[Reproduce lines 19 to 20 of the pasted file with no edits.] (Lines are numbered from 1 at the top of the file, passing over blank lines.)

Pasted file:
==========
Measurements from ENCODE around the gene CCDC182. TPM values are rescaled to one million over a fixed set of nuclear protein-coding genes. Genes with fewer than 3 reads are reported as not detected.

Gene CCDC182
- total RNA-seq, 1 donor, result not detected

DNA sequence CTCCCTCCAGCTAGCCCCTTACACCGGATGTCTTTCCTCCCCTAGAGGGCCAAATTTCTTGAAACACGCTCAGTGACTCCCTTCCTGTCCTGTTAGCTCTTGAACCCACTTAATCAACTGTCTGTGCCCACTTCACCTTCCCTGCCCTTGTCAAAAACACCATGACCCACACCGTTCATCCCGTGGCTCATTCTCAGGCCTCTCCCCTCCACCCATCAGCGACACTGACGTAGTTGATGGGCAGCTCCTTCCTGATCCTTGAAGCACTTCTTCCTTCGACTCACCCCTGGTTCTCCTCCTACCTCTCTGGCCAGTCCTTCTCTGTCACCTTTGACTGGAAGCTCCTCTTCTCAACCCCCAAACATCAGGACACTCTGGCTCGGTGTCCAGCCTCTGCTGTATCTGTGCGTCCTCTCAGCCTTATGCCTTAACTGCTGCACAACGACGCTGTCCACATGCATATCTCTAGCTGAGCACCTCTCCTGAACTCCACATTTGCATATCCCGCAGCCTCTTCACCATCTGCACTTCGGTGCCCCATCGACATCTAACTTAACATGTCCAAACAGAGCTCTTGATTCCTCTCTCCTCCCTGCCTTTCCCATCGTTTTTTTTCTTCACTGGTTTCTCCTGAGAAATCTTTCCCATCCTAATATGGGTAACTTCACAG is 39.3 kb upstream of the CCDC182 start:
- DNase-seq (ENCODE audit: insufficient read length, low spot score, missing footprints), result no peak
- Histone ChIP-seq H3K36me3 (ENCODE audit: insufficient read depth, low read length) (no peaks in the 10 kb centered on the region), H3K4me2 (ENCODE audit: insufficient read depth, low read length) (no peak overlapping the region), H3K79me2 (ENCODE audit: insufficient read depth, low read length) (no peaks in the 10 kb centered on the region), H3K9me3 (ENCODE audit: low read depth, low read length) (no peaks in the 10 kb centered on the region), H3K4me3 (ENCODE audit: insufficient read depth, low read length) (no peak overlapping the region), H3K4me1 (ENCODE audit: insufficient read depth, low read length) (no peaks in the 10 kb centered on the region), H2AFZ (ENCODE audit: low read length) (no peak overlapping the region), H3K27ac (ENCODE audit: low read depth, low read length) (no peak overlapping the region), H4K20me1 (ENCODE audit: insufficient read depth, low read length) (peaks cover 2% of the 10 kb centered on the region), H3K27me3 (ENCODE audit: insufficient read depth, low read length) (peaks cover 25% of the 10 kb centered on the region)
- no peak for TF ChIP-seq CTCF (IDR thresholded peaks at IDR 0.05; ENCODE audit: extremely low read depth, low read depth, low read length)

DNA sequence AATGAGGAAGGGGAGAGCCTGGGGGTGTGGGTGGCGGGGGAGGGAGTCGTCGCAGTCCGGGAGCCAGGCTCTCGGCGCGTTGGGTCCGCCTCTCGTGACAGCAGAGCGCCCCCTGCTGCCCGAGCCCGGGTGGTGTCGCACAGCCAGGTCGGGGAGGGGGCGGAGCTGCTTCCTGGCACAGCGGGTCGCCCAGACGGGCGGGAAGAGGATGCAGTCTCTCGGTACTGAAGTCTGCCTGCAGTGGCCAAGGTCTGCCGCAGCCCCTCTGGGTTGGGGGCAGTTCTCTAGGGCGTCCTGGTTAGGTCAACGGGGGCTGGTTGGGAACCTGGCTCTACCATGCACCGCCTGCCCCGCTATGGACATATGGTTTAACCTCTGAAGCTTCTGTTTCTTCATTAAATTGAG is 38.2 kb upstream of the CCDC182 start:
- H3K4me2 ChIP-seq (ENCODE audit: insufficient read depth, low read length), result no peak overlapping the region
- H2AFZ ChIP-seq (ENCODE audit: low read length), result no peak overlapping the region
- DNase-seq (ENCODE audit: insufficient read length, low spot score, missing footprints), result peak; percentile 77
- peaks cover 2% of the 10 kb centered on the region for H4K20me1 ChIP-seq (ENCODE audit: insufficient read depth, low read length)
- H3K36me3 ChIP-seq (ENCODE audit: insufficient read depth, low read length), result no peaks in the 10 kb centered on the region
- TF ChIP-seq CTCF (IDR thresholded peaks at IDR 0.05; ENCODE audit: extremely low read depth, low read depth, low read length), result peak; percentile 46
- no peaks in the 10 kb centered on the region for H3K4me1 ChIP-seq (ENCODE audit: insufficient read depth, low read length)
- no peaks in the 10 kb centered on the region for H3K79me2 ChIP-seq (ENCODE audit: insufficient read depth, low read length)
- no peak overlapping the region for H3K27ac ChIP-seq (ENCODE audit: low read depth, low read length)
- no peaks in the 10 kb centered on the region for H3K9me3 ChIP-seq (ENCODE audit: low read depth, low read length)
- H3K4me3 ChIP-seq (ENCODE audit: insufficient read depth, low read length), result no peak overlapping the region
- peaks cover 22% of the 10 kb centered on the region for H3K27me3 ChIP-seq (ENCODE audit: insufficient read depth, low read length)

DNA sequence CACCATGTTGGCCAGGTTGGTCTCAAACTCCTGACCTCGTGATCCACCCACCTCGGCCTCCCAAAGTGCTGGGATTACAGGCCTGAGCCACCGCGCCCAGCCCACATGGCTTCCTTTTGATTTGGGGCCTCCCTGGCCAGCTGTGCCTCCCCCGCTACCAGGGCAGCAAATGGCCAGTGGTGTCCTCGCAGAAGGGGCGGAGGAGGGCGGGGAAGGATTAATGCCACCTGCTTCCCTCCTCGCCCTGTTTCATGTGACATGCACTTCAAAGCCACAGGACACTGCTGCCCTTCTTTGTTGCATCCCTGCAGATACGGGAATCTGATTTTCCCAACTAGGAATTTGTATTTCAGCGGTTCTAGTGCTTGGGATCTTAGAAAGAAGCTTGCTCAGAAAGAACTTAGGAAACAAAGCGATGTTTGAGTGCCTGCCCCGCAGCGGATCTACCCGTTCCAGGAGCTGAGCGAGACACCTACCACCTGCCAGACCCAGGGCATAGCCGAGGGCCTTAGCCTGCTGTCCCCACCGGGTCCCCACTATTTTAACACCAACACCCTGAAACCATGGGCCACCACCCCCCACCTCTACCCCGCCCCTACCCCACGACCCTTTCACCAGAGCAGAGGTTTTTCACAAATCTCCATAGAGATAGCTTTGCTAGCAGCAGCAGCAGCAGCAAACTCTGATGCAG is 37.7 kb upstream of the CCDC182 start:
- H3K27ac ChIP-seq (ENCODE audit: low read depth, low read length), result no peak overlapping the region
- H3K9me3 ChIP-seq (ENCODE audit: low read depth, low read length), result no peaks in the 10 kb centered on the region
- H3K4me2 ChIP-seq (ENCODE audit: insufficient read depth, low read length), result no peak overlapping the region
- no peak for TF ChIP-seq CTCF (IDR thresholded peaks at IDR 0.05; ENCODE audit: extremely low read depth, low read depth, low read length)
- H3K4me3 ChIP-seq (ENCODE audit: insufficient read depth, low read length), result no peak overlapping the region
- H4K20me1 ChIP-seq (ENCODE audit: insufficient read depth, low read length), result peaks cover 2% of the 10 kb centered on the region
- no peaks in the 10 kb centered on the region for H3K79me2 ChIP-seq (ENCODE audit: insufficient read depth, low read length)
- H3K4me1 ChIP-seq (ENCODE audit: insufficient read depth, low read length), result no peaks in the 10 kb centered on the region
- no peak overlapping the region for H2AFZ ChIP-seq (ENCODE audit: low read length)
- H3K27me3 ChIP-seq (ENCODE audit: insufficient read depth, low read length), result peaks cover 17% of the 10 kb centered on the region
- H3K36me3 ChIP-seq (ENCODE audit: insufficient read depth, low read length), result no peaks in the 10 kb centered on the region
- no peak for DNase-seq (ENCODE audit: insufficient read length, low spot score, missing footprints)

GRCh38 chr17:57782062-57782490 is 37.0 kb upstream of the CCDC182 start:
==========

- H3K4me3 ChIP-seq (ENCODE audit: insufficient read depth, low read length), result no peak overlapping the region
- peaks cover 22% of the 10 kb centered on the region for H3K27me3 ChIP-seq (ENCODE audit: insufficient read depth, low read length)